The crew aboard the USCGC William Tate (WLM 560) set the historic Francis Scott Key Memorial Buoy Wednesday in the Patapsco River near the Francis Scott Key Bridge.
Formalized as an annual duty in 1980, the 2022 commissioning of the buoy marks the 42nd spring setting of the star-spangled buoy by a Coast Guard cutter.
The specially designed buoy marks the approximate location where Key witnessed the bombardment of Fort McHenry in 1814 from an American truce ship. Following the Battle of Baltimore, Key witnessed the rising of Fort McHenry’s large garrison flag over the ramparts and was inspired to write lyrics that would later become the U.S. national anthem.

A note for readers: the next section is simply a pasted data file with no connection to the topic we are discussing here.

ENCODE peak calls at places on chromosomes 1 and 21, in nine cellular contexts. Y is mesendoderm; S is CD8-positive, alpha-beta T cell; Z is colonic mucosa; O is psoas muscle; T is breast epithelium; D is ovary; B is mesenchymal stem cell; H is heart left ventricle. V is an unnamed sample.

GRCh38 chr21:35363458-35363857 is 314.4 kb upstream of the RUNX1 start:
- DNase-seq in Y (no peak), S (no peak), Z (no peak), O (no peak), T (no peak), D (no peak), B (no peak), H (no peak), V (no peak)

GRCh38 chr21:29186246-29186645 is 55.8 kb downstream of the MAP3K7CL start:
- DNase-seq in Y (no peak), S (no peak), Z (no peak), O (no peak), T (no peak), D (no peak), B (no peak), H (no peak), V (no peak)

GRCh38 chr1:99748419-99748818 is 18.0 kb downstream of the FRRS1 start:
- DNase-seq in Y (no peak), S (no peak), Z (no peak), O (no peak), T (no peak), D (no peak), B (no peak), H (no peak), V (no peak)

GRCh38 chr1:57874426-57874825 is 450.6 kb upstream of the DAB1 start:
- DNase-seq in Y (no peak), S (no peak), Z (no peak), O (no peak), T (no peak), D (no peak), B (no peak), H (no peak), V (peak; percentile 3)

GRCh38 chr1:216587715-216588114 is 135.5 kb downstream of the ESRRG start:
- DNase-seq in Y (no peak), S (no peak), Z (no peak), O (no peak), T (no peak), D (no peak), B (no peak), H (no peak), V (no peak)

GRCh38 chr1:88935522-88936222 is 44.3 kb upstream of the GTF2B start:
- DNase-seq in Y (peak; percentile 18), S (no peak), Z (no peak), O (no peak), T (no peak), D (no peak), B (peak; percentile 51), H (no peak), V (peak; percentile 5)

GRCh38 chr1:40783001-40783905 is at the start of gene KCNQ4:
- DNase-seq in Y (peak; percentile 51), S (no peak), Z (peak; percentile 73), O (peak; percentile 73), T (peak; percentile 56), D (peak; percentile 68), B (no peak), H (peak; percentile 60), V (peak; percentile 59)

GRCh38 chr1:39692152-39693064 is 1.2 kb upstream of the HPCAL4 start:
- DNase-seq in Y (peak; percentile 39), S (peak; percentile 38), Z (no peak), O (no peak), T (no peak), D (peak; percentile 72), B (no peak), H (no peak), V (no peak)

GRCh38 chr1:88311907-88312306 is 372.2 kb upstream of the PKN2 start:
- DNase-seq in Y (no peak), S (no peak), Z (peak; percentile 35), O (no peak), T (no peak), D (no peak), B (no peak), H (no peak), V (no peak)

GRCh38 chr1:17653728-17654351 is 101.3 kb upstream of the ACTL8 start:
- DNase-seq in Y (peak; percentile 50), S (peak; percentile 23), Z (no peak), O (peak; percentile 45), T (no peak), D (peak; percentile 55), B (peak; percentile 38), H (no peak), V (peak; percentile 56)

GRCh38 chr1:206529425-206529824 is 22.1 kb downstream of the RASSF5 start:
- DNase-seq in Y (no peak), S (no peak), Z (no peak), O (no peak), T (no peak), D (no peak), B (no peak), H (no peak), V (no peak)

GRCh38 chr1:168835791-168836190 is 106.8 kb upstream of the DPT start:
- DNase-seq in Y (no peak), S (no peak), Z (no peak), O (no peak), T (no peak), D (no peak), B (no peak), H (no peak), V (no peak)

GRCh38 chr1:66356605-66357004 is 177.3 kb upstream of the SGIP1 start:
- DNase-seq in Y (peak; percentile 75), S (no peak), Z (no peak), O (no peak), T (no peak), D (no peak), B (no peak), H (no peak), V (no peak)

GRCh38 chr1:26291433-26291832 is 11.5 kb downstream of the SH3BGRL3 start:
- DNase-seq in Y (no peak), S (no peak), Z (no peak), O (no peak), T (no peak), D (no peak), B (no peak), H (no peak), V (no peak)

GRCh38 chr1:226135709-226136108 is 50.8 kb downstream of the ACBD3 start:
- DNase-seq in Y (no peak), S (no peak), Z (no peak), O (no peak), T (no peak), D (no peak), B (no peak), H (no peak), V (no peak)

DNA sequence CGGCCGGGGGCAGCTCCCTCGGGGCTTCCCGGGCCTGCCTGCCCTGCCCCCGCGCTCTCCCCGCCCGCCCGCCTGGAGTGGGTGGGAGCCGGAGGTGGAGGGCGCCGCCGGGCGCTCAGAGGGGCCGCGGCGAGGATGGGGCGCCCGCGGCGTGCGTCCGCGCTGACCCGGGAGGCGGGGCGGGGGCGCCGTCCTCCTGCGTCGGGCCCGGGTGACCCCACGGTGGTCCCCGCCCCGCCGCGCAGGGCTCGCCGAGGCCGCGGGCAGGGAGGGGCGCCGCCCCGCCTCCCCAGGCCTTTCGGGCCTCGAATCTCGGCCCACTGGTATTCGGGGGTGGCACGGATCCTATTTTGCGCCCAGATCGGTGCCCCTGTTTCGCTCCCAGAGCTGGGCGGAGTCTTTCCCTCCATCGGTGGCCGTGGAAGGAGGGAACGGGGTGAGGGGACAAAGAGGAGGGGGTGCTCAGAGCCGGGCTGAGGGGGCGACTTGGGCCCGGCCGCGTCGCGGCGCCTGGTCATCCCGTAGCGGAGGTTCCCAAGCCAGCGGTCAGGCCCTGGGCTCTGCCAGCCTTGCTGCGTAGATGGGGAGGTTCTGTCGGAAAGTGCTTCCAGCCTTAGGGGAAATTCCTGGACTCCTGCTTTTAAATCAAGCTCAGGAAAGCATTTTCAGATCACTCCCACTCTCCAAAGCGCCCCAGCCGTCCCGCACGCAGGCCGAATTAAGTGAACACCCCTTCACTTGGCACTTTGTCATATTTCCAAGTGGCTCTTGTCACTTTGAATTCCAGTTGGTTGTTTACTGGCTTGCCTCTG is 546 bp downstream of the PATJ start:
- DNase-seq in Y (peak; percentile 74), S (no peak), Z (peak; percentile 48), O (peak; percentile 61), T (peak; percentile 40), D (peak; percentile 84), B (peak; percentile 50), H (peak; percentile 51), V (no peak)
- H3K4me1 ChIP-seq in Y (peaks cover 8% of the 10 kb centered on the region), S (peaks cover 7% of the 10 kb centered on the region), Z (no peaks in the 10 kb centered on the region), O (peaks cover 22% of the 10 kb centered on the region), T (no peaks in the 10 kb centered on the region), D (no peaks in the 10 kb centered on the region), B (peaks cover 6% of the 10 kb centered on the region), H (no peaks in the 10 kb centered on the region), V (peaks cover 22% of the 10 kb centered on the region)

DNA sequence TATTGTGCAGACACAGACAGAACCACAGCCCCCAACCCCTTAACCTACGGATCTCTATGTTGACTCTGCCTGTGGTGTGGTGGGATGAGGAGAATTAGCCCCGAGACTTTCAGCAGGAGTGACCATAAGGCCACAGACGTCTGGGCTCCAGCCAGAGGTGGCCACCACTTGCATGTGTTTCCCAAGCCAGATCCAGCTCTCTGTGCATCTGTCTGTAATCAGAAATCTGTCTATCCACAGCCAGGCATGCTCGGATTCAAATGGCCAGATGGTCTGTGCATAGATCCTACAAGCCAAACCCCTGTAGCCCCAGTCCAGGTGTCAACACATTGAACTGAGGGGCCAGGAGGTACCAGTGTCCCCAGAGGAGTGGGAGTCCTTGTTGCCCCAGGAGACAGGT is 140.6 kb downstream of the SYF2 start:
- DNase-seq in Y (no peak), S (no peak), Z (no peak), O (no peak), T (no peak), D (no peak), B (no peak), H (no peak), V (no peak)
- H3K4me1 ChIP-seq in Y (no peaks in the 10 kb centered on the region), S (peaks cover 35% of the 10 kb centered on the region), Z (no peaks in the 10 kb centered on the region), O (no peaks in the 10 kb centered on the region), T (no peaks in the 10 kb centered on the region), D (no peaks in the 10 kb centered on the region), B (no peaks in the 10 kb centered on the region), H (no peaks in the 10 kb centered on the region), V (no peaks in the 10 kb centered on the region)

“The buoy commemorates Key, revered author of the poem “Defense of Fort M’Henry,” later retitled “The Star Spangled Banner,” said Lt. Corey Engle, the commanding officer of the William Tate.
Engle added that the buoy commemorates the citizens and soldiers who endured the siege of Baltimore.
The buoy, which sits between the Francis Scott Key Bridge and Fort McHenry, is set each summer and removed just before the winter. The buoy has been an attraction for boaters and tourists for decades.
The crew of the USCGC James Rankin (WLM 555), which is homeported in Baltimore and services more than 450 aids to navigation each year, traditionally sets the buoy but is undergoing a well-deserved maintenance period.
The William Tate is homeported in Philadelphia. The cutter’s crew is responsible for the maintenance of 262 buoys along the Atlantic Coast, Delaware Bay and upper Chesapeake Bay. Additional crew missions include ice breaking, marine environmental protection, and maritime law enforcement.